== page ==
The “Yi-Wei War” is the war which engulfed the most land, the longest fought, joined by the largest number of people, largest in scale, and with the most sacrifices made in Taiwanese history. Many among the populace voluntarily organized their own armed resistance force: “Volunteers” (or Yimin Army, Volunteer Army) to defend their homeland. This voluntary “Yi-Wei Spirit” to defend one’s homeland can also be described as the implementation of the “Taiwan Spirit,” symbolizing the profound sentimental integration of Taiwanese Hakka people and their land.
This year Taoyuan City will organize the “Yi-Wei Hakka War Cultural Festival” at the main battle zone in Taoyuan during the war---Longtan and Pingzhen. The event has integrated the “Longtan Homecoming Cultural Event” and the “Pingzhen Battle Festival” and through Hakka celebrations social resources have been consolidated and combined with the landscape as well as history and culture, allowing visitors to experience Hakka culture and carry on the Yimin spirit.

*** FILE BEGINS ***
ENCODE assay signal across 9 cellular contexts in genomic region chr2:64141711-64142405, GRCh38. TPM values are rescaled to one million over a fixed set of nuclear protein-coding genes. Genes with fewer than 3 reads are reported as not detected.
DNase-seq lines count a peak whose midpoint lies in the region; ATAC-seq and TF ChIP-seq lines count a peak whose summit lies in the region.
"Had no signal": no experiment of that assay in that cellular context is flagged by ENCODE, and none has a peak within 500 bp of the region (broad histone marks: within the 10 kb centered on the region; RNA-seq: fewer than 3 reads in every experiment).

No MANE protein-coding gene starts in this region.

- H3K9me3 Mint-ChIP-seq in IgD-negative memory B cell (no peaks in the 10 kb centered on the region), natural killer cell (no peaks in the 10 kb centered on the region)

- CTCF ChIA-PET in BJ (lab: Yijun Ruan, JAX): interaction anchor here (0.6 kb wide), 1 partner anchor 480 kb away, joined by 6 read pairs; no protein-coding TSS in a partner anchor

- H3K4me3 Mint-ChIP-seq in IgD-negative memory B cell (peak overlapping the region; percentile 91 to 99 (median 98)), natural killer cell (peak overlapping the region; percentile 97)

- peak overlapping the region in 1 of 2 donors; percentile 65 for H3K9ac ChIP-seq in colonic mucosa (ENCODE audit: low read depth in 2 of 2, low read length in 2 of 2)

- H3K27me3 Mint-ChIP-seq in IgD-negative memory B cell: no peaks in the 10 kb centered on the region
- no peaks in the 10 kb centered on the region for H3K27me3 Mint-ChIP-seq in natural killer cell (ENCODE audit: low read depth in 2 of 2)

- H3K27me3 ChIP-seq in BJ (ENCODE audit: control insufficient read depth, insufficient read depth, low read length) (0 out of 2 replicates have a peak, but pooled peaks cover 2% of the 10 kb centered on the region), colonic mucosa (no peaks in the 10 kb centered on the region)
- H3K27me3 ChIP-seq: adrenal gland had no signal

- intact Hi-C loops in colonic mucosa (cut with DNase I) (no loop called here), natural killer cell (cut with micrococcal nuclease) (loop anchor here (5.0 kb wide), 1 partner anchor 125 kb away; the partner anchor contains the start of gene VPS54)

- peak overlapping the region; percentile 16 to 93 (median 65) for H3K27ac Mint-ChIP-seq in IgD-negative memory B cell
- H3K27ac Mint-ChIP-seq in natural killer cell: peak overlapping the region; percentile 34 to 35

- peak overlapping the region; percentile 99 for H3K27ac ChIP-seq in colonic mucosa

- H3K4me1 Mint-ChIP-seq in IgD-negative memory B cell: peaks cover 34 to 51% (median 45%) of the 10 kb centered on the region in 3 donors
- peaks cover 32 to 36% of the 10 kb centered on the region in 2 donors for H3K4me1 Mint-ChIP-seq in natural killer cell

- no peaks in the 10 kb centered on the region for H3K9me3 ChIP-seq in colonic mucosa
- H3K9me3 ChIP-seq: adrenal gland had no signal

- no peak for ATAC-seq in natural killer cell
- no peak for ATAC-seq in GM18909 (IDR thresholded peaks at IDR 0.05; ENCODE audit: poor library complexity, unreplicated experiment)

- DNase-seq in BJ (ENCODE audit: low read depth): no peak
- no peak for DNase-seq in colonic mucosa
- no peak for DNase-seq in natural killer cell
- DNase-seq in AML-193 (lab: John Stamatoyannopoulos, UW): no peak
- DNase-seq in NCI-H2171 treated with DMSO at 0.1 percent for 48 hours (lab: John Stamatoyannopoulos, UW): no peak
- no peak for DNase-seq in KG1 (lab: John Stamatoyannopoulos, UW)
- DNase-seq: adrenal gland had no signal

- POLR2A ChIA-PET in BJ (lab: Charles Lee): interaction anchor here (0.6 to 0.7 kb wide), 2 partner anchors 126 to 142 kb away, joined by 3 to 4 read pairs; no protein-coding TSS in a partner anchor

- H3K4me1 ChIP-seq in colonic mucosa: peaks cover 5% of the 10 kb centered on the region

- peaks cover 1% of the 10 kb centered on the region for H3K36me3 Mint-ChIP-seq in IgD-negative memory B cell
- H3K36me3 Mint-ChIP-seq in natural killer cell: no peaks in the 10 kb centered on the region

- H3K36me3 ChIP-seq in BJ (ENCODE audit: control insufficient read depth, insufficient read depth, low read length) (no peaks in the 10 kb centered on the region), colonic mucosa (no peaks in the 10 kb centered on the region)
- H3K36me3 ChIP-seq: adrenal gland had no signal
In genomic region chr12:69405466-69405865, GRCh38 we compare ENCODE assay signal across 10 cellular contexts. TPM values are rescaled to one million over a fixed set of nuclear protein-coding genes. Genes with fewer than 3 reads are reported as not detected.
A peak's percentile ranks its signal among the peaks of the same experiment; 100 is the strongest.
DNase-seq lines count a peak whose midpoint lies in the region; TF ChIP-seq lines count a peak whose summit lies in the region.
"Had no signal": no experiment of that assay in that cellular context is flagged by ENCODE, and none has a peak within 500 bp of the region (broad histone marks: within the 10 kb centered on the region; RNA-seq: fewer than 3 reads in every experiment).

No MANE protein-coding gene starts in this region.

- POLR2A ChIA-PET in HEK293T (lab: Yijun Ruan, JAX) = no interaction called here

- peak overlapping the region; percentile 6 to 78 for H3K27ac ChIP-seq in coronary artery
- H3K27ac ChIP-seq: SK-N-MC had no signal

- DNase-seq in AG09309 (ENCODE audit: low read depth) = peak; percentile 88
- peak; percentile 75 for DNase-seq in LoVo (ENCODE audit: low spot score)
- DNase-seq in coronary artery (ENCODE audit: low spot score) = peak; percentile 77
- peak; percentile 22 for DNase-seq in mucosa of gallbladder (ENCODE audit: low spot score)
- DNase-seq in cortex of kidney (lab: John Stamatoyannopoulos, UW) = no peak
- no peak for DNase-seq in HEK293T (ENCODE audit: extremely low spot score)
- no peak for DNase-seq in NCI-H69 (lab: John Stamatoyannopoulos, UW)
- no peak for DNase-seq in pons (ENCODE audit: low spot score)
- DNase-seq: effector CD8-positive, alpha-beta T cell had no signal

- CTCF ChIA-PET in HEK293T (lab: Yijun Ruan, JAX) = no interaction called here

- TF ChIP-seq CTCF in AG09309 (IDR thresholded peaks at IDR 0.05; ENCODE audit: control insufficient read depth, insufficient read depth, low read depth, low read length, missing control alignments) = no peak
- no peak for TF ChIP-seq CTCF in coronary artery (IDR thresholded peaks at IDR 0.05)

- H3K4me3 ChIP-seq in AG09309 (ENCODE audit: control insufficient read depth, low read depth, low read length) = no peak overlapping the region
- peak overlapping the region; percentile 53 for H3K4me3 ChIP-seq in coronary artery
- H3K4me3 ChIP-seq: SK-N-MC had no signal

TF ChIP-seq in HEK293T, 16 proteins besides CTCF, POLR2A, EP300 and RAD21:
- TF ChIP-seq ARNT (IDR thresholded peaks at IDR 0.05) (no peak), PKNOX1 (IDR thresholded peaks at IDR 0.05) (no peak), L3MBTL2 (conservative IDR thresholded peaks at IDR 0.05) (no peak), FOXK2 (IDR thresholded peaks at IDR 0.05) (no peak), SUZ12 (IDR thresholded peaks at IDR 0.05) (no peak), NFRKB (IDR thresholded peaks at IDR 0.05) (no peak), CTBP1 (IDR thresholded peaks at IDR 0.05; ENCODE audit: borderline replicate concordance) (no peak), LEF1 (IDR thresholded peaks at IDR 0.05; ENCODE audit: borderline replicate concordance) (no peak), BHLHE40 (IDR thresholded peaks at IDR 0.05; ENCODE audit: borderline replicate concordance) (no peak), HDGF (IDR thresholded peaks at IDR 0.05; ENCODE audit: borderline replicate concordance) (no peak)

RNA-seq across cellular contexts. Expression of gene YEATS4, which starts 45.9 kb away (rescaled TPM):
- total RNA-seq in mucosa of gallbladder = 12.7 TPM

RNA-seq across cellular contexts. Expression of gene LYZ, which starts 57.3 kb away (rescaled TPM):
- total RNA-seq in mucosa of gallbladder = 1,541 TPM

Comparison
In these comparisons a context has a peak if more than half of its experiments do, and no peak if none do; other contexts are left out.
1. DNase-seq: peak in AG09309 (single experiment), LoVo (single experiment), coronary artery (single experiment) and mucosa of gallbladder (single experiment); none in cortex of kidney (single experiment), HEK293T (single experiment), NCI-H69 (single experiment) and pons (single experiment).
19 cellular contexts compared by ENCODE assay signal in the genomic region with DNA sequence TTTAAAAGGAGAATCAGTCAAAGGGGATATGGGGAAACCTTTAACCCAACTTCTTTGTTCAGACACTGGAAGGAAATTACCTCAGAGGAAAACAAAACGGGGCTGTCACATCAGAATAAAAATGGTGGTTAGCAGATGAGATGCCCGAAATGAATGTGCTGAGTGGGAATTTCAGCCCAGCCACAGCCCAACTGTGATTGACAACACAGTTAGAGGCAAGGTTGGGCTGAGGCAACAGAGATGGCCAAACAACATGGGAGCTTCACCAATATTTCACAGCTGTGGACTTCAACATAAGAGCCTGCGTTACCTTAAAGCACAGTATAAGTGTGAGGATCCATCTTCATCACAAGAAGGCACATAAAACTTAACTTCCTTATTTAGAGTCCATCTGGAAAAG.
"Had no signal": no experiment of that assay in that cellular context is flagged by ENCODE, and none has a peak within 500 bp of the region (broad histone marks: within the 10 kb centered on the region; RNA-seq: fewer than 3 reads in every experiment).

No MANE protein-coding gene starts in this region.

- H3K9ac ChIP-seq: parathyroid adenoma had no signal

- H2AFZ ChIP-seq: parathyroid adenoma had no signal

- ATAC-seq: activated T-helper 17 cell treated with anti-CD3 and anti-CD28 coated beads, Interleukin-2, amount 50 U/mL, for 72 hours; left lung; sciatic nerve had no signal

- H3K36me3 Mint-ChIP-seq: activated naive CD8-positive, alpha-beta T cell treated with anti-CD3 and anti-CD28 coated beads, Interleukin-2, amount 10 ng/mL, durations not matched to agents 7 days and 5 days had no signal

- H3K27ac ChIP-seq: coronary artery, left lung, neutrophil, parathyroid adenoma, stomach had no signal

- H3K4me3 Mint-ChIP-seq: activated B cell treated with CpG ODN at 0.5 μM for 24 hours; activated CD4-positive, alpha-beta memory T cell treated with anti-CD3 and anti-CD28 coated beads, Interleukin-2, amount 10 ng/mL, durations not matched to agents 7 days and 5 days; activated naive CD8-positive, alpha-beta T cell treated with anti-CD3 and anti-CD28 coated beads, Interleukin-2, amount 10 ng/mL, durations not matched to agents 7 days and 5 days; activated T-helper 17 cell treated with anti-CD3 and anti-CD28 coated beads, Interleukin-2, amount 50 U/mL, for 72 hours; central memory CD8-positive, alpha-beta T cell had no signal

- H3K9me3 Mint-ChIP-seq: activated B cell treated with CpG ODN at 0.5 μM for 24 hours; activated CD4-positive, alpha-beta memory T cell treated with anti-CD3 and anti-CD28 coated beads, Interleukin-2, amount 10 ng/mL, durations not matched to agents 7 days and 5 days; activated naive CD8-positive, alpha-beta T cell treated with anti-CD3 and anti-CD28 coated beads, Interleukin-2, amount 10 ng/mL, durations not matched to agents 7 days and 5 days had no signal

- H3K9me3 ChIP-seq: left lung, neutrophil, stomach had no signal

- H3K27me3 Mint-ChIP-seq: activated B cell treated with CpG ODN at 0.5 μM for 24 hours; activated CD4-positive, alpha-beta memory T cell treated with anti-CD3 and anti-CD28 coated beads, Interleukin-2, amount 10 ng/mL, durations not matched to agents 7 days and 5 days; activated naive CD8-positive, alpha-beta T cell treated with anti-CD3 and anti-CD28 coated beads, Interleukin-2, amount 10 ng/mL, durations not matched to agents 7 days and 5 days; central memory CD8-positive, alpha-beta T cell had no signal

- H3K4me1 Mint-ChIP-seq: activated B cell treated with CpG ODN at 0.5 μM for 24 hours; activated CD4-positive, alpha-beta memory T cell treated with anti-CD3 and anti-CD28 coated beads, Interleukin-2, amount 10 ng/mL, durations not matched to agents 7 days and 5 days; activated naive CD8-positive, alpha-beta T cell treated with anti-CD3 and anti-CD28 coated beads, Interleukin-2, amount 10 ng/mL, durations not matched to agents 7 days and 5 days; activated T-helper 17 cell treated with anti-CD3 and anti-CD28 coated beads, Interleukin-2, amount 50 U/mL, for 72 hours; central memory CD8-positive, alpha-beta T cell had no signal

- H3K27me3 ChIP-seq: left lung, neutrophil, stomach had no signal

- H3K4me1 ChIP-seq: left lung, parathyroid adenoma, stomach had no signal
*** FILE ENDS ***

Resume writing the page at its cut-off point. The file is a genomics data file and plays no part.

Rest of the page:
The Dragon Boat Festival boat racing has over a hundred years of history but very few people know that the tournament is the only Hakka dragon boat race in the country. As one of the Longtan District Culture and History Department staff, Tseng, Hsin-Shen pointed out, in Taoyuan a dragon boat race was conducted in lakes, while in other cities and counties, it is done in rivers, which is quite different. Lakes lack the length rivers have, so the Hakka dragon boat is thus designed shorter and can accommodate up to 12 rowers only, whereas in other regions, the dragon boat can seat more than 20 paddlers at a time. In an environment not suited for the conventional dragon boat race, improvement has constantly been made.